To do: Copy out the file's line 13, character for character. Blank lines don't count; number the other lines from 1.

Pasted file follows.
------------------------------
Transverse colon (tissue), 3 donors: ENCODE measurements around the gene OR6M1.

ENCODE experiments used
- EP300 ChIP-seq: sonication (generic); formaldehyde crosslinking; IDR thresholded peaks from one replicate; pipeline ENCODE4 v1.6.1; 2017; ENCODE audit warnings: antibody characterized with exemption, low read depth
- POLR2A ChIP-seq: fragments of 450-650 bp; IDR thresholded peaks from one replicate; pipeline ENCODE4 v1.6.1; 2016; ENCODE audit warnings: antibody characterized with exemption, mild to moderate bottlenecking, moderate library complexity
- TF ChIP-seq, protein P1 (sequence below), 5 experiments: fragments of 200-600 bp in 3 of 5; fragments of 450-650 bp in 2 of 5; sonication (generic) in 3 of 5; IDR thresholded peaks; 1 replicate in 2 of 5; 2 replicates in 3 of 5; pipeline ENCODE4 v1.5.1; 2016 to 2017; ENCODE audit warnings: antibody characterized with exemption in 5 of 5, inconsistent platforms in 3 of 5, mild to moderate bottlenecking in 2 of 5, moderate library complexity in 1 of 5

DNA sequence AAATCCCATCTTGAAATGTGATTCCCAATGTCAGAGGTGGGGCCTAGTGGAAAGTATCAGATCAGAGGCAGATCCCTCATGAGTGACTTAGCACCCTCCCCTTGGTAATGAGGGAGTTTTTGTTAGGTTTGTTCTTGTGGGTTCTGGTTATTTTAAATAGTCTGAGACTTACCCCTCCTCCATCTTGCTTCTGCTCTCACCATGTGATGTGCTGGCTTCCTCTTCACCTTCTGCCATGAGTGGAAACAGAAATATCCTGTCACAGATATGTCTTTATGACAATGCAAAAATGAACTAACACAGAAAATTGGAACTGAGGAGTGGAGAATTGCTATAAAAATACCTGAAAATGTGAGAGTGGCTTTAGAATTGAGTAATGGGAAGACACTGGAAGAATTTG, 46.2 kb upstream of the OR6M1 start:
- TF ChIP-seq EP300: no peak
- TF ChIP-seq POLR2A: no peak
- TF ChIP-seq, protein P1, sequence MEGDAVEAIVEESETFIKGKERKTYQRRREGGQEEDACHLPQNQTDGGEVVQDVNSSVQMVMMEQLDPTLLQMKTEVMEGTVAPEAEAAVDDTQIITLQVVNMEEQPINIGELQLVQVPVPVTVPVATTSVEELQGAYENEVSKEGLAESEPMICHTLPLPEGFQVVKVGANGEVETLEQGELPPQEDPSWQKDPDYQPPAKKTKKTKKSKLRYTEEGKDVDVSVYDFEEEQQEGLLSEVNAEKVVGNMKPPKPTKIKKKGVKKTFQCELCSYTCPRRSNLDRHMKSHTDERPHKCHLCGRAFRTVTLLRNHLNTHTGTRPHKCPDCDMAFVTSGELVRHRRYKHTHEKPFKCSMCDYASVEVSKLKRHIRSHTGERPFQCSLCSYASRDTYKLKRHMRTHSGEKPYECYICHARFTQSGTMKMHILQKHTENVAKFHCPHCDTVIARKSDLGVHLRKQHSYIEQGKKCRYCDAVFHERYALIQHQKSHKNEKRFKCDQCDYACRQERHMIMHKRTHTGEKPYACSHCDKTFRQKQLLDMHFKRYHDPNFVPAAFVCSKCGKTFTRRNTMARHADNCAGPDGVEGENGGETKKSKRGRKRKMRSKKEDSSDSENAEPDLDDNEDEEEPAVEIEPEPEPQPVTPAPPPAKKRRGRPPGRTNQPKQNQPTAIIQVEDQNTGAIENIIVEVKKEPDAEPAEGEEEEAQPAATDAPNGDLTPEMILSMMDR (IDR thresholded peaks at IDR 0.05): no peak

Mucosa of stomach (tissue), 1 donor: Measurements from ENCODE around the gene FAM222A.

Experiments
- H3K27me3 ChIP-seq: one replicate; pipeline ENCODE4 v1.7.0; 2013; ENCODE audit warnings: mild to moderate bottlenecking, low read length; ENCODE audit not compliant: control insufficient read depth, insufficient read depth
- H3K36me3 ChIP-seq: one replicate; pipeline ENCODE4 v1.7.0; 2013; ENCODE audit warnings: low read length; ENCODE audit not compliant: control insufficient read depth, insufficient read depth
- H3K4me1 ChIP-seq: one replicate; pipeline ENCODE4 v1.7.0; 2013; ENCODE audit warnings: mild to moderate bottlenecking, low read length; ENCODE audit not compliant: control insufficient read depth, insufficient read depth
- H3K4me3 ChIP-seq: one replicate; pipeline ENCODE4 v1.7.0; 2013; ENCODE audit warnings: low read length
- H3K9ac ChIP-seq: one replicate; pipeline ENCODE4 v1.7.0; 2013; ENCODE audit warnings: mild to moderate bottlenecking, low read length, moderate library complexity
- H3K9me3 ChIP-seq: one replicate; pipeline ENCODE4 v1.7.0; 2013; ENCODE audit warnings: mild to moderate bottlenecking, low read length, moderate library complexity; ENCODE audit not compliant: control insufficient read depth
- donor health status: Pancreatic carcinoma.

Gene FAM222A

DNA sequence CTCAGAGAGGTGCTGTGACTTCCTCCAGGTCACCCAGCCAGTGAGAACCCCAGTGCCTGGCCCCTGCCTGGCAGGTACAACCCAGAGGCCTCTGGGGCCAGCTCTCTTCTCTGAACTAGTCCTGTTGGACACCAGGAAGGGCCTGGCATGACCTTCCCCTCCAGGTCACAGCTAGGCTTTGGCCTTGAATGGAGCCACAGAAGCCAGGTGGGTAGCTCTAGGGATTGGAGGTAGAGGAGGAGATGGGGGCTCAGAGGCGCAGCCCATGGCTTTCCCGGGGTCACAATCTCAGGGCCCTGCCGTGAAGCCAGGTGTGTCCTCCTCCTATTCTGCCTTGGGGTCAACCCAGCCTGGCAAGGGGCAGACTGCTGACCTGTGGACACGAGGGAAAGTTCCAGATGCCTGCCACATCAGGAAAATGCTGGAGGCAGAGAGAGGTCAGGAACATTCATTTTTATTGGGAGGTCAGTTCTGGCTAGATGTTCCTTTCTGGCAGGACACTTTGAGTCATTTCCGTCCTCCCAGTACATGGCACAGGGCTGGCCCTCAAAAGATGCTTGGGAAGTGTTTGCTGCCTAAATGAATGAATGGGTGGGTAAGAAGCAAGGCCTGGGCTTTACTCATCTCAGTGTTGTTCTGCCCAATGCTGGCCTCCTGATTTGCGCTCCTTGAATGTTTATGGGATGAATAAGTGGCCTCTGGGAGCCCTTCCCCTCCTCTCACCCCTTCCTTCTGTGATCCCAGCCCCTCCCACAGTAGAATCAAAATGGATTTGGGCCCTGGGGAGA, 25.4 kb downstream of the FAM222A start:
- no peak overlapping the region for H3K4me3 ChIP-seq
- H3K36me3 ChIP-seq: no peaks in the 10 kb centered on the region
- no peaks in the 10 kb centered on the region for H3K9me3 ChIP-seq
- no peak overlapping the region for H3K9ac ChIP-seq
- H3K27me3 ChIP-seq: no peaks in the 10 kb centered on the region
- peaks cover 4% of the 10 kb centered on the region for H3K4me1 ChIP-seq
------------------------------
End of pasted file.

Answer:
- H3K36me3 ChIP-seq: one replicate; pipeline ENCODE4 v1.7.0; 2013; ENCODE audit warnings: low read length; ENCODE audit not compliant: control insufficient read depth, insufficient read depth